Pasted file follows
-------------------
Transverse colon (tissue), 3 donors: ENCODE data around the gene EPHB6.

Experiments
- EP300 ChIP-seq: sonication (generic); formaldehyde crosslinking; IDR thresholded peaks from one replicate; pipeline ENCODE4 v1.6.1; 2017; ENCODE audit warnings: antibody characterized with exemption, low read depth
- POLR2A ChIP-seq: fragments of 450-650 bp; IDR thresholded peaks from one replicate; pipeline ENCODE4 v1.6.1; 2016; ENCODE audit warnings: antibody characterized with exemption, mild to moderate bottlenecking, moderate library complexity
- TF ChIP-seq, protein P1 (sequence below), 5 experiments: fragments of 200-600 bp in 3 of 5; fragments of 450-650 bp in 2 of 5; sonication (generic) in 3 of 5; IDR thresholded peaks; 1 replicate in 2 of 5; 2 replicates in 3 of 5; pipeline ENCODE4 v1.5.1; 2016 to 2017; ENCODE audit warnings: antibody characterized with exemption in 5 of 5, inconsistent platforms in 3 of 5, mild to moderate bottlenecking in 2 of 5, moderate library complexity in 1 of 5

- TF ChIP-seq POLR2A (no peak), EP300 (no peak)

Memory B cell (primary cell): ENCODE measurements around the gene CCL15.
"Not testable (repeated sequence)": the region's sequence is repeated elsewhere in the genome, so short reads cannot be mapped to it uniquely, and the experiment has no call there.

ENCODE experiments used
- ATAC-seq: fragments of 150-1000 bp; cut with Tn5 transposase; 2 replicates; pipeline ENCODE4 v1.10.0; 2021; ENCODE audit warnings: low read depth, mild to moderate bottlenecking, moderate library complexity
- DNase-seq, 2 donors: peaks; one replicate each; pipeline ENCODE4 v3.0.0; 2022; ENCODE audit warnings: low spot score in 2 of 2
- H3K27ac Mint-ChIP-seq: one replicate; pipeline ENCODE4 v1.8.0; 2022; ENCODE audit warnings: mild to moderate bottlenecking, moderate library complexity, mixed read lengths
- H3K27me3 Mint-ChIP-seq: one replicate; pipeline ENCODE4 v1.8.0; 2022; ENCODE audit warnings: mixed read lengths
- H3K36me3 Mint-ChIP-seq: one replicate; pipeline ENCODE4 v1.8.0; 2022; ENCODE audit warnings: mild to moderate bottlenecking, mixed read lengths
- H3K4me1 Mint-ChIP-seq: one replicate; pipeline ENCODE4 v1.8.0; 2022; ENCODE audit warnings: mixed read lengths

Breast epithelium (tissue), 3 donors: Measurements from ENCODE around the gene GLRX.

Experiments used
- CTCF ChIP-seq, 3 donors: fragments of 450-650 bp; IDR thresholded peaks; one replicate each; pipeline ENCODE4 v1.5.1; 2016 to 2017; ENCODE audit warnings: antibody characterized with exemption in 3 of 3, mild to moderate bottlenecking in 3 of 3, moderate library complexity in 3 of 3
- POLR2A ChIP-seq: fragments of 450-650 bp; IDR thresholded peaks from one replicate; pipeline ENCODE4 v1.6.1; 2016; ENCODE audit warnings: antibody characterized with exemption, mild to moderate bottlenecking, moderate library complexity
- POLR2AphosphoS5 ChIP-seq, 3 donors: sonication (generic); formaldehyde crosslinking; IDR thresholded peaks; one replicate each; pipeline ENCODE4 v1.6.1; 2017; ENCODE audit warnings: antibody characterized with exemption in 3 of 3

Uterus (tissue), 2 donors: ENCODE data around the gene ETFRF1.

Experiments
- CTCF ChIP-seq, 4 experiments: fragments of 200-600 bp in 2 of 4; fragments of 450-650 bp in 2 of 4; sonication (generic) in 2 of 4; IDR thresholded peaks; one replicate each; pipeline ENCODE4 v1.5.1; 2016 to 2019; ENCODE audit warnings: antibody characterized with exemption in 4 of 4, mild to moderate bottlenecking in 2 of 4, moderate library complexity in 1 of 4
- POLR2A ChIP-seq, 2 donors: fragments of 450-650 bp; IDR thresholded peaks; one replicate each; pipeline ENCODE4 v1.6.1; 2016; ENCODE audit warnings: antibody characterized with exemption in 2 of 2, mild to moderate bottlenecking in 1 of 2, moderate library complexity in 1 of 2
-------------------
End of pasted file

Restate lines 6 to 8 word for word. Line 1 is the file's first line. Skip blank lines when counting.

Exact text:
- TF ChIP-seq POLR2A (no peak), EP300 (no peak)

Memory B cell (primary cell): ENCODE measurements around the gene CCL15.
"Not testable (repeated sequence)": the region's sequence is repeated elsewhere in the genome, so short reads cannot be mapped to it uniquely, and the experiment has no call there.